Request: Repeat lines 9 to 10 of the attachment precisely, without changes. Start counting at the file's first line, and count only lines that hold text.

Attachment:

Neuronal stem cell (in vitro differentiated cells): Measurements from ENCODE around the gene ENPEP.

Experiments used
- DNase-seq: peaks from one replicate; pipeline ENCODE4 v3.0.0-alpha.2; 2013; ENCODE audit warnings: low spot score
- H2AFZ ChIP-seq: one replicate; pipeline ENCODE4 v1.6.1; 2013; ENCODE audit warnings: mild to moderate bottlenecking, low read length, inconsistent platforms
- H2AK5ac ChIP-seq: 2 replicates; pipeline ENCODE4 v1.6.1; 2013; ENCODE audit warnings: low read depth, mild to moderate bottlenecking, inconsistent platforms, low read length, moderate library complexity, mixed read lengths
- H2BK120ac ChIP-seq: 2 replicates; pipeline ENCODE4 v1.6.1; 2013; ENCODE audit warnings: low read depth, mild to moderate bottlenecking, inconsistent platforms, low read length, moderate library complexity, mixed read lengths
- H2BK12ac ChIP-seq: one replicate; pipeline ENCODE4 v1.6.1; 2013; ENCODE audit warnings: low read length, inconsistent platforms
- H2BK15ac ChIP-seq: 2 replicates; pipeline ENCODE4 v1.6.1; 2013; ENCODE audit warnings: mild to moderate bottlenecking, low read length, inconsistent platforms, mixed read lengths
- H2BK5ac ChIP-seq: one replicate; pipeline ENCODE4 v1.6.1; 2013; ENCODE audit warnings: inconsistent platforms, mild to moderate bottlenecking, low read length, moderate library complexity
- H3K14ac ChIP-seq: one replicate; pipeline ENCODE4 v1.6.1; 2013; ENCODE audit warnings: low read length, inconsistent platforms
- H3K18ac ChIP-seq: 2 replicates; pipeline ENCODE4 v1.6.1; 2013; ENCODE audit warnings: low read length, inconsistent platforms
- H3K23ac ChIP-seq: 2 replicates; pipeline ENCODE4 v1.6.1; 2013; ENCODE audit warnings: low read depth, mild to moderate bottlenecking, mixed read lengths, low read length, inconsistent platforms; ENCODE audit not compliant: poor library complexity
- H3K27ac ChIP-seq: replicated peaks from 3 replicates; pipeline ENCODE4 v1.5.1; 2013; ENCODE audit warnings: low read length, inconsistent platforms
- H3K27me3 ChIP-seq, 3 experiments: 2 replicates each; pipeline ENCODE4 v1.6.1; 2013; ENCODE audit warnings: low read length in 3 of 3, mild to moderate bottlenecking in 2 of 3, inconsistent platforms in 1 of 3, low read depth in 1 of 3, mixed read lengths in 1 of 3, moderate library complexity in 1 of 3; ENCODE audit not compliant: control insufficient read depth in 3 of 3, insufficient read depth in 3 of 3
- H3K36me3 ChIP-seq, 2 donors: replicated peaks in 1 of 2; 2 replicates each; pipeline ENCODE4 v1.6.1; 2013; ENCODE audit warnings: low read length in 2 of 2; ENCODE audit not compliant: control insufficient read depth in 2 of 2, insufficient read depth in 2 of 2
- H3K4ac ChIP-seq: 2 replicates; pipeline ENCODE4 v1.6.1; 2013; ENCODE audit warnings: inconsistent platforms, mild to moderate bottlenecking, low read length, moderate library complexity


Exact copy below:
- H2BK5ac ChIP-seq: one replicate; pipeline ENCODE4 v1.6.1; 2013; ENCODE audit warnings: inconsistent platforms, mild to moderate bottlenecking, low read length, moderate library complexity
- H3K14ac ChIP-seq: one replicate; pipeline ENCODE4 v1.6.1; 2013; ENCODE audit warnings: low read length, inconsistent platforms